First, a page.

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In X.509 architecture what are the uses of cross signing certificates from other hierarchy?

Does it just expand trust?


So from the answer I am assuming that if CA3 is cross signed by CA2 (from another hierarchy) and CA1 (a parent in its own hierarchy) whose private key is used to encrypt the authentication hash in the certificate of CA3?

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2 Answers 2

up vote 5 down vote accepted

It's about expanding trust, yes. If you trust both CA1 and CA2, and a cert is signed by both, you've got a very high level of trust because two seaparate entities that you trust have verified the cert.

It has the added bonus of increasing the ease of verification of trust, such as situations where you've got clients that trust CA1 or CA2 (but not both). In such a case, you can cross-sign a cert to be trusted by both. This allows more clients to verify trust without having to distribute separate certs for different CAs.

Another bonus is in situations where a CA's private key is leaked. Let's say CA1's key leaks and your cert is signed by CA1 and CA2. In the wake of the leak, CA1 issues a revokation for its public key and you can no longer trust anything issued by CA1. However, since your cert is cross-signed to CA2 as well, any client that trusts CA2 can still maintain a level of trust in your cert.

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I think I said "trust" too much... o.o` –  Polynomial Apr 22 '12 at 11:26
    
please check the edit –  user494461 Apr 22 '12 at 12:15
    
I'm pretty sure (though you'll probably want to dig into the specs to verify this) that there end up being two copies of the hash, each signed by a separate CA. –  Polynomial Apr 22 '12 at 12:54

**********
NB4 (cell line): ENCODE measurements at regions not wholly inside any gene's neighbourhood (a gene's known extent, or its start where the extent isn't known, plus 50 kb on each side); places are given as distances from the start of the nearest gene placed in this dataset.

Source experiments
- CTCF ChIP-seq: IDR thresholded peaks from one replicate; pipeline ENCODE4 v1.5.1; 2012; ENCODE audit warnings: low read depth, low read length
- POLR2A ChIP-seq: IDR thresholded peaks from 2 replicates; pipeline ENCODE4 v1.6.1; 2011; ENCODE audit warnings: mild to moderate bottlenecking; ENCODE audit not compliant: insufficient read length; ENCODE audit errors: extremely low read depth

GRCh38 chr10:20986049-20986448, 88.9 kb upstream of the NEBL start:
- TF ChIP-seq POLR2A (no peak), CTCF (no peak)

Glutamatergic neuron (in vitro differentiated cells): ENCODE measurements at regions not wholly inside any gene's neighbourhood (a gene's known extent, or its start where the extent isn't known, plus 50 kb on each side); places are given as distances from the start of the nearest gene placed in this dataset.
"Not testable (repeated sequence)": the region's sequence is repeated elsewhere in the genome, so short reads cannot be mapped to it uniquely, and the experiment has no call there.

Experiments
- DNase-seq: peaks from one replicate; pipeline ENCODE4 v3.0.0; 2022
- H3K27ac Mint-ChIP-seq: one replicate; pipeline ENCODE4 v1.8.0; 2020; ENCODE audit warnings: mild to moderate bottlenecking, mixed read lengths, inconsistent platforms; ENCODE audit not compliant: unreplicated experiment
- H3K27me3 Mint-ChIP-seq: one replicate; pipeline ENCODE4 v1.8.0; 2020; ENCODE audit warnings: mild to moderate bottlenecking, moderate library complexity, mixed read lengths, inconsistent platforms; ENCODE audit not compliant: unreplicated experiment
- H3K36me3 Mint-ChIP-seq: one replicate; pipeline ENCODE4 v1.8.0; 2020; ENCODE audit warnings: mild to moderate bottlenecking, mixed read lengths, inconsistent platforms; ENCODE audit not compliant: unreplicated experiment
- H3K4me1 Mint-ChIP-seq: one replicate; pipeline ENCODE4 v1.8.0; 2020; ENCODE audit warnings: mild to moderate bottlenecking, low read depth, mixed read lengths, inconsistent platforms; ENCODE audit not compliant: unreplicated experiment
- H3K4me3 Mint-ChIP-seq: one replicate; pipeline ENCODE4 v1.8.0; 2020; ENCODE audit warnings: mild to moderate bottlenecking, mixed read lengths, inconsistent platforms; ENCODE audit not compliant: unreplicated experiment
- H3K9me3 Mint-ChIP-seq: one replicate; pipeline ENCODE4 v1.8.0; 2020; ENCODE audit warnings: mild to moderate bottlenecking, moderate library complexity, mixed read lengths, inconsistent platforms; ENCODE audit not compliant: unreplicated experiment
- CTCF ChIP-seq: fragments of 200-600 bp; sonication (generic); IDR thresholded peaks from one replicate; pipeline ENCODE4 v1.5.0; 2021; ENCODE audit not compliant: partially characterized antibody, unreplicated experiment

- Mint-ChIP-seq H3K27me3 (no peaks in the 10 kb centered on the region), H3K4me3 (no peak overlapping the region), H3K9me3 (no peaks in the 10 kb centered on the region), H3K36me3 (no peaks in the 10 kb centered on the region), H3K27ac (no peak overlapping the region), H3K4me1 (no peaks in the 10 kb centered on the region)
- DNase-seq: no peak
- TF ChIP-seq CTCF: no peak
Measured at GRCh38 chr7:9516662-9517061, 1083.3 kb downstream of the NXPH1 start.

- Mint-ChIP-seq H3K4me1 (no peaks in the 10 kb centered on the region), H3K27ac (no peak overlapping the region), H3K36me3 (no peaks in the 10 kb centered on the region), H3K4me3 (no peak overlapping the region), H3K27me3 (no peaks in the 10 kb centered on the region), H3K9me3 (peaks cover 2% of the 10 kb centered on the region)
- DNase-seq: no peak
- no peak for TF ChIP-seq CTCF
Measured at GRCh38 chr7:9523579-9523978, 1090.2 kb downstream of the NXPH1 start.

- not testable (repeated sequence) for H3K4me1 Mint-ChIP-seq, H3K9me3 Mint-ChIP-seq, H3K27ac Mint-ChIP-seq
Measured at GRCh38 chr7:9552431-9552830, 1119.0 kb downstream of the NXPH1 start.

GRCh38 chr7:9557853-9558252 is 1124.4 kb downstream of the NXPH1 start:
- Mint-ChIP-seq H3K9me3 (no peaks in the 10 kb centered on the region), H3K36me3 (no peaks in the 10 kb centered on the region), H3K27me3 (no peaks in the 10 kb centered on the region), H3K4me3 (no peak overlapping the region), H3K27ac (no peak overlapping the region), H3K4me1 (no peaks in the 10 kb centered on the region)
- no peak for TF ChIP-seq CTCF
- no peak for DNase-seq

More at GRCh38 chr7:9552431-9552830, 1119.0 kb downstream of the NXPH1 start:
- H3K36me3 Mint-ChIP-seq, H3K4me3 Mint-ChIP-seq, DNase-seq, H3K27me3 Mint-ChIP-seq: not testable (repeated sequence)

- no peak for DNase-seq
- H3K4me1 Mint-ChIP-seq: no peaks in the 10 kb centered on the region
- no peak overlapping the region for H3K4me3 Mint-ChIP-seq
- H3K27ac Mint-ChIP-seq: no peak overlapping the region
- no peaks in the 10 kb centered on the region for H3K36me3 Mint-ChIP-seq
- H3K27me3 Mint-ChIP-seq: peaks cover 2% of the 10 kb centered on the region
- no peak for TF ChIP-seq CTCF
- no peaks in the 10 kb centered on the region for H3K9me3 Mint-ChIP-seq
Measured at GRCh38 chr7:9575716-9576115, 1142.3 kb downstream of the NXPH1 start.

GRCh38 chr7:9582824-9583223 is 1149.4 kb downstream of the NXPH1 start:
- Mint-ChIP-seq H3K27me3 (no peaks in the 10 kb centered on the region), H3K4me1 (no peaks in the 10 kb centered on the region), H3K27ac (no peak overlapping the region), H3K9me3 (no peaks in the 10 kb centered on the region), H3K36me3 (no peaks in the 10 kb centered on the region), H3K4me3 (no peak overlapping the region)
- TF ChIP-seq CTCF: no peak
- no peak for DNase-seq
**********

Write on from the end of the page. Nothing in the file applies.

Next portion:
The X.509 specs only support one signature. From the RFC concerning them:

   Certificate  ::=  SEQUENCE  {
        tbsCertificate       TBSCertificate,
        signatureAlgorithm   AlgorithmIdentifier,
        signatureValue       BIT STRING  }

To support multiple signatureValue's you'd have to do something like "signatureValue SEQUENCE OF BIT STRING" and make a few other changes too.

If you have an X.509 cert that's been signed by multiple CA's I'd love to see it and do a little asn1parse on it!

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4  
You can still have cross signing, where another CA signs your CA certificate with the same public key and the same Subject DN, it will be another cert with a different issuer. See last paragraphs of this section: tools.ietf.org/html/rfc5280#section-3.2 –  Bruno Apr 23 '12 at 16:51
    
@Bruno I remembered this question when I was at InfoSec earlier this year, and asked around. Amusingly, the Verisign tech guy was completely stumped by this concept. D'oh! Thanks for clarifying how it's done. –  Polynomial Jul 10 '12 at 15:58

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